A Different Breed

As I promised, I wanted to talk about the other guys at the Recon reunion when we were at Aaron Torian’s funeral. We all got together the night before at the Rhino Bar and Tap room in DC. I had expected 20-30 Marines there but as I stepped through the door of the small bar, I realized it was full to capacity and there is something very different about being in the company of Recon Marines.

There were 5 guys standing right by the entrance and all of them looked at me as I entered. It was an immediate challenge and assessment. I looked at them and even though I had never met them, knew they were in Recon. I walked by and headed to the bar to look for some of the guys I recognized.

As I met my friends and began sharing stories of other guys and reconnecting, almost every description started with, “Do you remember ********? He’s the big mother f*cker.” I may be one of the smallest Recon Marines ever. Everyone towered over me and was twice as wide. It made me stop and think again, “how the heck did I make it in this unit?!”

The place had almost 100 guys there and there was something else in the room besides just size. There was a lurking aggressiveness beneath the surface. No one argued or raised their voices in anger, but you could sense that if someone threw a punch, there would be a lot of blood.

Halfway through the night, civilians had begun to creep in. I saw them shooting glances around nervously, unsure why the Rhino was so busy on a Tuesday. But at that moment, one of the Recon Marines climbed onto a table and began to clap two folding chairs together to get everyone’s attention.

“We’re gathered here tonight to remember our fallen brother. I want to sing the ‘Brother Recon’ song for him. So raise your glasses, mother f*ckers! OOOOOOOOOOOOOOOOO…”

And we all began half yelling, half singing a paddle song that sarcastically makes fun of the recipient and encourages him to drink. I watched the civilians and realized they were terrified. They were surrounded on all sides by Recon Marines who are just a different breed of man.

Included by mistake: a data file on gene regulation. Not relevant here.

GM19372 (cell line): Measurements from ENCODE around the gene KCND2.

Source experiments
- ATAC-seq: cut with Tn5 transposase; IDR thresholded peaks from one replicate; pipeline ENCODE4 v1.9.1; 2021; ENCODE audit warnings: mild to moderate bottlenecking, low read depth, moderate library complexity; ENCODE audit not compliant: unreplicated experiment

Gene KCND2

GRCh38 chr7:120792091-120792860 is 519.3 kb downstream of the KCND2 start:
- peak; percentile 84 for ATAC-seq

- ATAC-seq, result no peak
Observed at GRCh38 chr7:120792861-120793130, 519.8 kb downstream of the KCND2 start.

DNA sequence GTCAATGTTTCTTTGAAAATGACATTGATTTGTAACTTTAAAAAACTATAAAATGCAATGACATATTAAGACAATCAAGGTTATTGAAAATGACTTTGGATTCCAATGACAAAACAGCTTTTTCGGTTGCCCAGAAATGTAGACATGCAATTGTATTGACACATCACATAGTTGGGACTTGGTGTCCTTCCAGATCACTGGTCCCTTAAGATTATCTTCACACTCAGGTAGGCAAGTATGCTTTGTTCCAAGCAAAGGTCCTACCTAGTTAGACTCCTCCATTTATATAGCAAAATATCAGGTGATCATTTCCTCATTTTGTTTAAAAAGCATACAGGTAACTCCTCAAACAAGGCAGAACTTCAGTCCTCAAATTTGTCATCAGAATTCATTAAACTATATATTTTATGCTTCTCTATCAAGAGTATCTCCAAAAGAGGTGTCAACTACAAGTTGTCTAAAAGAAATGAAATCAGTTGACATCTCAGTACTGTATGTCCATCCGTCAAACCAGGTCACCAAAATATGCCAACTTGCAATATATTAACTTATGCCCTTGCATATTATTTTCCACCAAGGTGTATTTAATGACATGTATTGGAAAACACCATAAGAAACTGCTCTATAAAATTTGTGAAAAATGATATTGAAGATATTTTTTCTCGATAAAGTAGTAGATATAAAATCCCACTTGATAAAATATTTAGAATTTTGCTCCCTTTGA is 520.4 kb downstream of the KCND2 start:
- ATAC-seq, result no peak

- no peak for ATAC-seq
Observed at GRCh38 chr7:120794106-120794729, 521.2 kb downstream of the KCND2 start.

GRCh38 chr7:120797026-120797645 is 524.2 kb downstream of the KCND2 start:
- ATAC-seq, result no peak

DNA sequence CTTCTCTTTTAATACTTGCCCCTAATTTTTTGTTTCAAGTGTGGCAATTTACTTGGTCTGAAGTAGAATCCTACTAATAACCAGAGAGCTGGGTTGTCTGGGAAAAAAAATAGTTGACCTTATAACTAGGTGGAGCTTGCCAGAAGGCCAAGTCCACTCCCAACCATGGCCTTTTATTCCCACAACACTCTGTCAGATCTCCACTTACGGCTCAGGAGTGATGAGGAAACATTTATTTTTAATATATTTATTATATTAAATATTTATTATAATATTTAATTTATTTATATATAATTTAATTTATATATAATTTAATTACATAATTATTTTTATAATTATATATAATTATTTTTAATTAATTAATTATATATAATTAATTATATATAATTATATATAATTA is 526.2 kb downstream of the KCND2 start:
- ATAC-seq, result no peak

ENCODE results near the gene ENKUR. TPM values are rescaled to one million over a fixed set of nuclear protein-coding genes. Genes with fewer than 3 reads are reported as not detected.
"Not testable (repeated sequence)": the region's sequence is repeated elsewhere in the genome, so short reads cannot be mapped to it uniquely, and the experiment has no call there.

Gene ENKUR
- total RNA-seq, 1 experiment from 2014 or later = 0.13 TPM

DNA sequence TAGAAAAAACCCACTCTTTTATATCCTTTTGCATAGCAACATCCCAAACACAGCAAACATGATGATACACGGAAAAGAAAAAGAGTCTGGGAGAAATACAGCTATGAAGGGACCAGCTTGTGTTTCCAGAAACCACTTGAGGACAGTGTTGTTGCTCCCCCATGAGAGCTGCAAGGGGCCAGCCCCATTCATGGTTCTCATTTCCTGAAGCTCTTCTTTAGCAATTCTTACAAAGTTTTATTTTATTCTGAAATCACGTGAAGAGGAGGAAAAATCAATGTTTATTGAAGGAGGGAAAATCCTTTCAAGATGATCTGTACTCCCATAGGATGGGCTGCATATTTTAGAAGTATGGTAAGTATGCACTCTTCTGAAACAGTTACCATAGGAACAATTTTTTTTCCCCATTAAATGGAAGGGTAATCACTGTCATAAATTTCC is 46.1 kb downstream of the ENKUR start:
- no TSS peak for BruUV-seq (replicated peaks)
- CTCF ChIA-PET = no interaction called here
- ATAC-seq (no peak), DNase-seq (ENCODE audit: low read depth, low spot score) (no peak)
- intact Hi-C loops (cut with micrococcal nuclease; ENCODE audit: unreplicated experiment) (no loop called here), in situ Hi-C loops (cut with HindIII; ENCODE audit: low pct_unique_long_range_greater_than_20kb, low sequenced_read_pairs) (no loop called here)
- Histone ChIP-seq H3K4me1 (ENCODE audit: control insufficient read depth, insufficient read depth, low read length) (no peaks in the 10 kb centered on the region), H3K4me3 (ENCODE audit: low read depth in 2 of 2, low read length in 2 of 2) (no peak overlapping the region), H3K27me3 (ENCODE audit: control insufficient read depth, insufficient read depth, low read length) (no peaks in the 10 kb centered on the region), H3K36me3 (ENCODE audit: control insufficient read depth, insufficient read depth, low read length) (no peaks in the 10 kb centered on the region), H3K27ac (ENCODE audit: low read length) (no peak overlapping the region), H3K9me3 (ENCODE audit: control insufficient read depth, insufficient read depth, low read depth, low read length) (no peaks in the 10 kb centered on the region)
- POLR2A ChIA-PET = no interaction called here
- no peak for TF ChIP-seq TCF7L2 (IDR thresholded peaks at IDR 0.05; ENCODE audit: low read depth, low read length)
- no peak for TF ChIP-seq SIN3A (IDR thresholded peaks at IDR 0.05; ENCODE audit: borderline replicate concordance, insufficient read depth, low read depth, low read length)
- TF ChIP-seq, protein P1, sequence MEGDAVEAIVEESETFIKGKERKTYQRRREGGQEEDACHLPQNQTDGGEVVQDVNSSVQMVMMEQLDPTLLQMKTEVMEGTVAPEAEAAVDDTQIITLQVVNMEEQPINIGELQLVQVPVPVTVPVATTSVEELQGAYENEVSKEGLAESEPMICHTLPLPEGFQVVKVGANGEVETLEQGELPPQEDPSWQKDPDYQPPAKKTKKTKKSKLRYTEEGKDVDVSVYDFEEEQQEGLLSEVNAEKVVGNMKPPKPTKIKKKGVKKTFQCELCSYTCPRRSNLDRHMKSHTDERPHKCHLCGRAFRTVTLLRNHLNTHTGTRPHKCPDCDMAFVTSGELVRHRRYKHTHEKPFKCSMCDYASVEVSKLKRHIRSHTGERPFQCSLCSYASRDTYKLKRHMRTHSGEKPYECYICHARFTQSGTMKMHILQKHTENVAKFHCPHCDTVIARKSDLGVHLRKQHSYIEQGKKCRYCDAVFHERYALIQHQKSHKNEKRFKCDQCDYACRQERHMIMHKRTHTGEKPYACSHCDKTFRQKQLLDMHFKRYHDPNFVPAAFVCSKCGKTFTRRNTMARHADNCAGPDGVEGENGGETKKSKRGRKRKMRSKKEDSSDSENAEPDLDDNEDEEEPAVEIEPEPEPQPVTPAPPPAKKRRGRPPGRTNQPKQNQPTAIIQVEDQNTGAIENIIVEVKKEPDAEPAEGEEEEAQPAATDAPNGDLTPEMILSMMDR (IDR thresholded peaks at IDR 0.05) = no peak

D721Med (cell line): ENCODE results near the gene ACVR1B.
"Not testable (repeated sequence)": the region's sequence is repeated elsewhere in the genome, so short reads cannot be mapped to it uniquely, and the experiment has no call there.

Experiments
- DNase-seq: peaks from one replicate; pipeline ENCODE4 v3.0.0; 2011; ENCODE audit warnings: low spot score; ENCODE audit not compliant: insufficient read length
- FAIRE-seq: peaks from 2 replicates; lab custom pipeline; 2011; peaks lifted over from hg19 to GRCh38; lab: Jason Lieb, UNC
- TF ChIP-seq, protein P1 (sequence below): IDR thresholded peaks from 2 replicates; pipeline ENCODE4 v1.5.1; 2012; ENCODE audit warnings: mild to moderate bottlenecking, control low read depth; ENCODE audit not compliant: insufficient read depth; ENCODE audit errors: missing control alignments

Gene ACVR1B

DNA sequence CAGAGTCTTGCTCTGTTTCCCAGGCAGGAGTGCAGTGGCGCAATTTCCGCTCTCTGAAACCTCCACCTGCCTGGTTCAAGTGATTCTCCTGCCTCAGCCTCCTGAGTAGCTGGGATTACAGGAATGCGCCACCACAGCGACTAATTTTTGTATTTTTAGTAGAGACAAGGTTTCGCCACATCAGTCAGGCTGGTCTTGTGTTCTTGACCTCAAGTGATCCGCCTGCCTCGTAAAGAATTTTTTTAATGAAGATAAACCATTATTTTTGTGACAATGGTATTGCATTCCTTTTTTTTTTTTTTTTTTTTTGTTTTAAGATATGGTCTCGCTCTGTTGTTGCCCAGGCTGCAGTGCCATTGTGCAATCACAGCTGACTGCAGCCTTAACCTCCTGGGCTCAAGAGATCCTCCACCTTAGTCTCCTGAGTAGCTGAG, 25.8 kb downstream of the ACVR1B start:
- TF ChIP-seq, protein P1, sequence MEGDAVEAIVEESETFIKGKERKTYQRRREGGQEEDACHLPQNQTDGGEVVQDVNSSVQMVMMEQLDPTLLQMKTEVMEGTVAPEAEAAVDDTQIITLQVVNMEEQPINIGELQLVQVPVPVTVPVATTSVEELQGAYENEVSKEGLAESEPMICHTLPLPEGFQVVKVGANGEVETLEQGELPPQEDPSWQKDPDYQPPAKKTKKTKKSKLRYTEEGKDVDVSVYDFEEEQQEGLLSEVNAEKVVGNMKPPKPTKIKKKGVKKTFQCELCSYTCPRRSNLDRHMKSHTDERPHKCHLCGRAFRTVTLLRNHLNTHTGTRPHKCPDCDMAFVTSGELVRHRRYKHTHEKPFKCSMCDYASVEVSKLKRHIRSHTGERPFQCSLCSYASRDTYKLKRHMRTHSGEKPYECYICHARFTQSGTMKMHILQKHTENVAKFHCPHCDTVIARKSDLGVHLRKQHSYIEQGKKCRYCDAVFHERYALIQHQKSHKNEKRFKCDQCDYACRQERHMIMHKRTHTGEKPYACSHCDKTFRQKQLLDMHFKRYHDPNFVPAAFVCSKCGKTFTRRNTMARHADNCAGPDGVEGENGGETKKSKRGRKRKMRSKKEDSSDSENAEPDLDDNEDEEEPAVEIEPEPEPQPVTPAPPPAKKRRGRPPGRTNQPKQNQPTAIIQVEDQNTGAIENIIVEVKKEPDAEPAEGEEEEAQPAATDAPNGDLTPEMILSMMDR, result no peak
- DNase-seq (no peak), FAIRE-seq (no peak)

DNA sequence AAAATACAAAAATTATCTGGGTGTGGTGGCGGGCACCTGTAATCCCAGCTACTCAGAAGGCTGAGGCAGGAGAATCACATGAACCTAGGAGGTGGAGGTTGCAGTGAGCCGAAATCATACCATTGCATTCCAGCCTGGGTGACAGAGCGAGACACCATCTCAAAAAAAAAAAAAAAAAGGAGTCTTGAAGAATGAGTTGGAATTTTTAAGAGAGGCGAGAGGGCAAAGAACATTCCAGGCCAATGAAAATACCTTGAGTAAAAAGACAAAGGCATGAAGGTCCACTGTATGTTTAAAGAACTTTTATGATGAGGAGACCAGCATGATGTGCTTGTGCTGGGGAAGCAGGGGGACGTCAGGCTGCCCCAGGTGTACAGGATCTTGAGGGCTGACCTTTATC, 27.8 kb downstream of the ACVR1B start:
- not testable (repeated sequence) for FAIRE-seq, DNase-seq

Aaron Torian – KIA

My last post was about when to acknowledge the deaths of my friends who were killed overseas. Then today I learned that a Recon Marine that I served with in 2006 was killed yesterday, February 15th, in a pressure plate IED attack. He became a double-amputee and later died in the OR.

Aaron Torian, or as we called him, Gunny T, was a perfectionist. He was not a gunnery sergeant, but we used that moniker because he told people how things should be done.

Recon Marines never fail. We never give up. We never quit. And yet Torian not only never quit, he wouldn’t tolerate anything short of an absolute. His gear was clean, his body in peak shape, and his aim was true. He expected the same from everyone who fought by his side.

This led me to avoid him in general. He wouldn’t accept answers like, “it’s about 3000 meters.” No. What is the exact maximum effective range of your weapon? 3637 meters. So when you wanted to ask Torian a question (because he had the answer, without a doubt), you better be able to articulate your problem.

This acceptance of perfection meant the Marines who served in his platoon were honed to lethal ability. It kept them alive. I served in the next platoon, in the same company, and in my brief encounters with Gunny T, I know that I came away a better Marine.

Fair Winds and Following Seas, Snake-eater.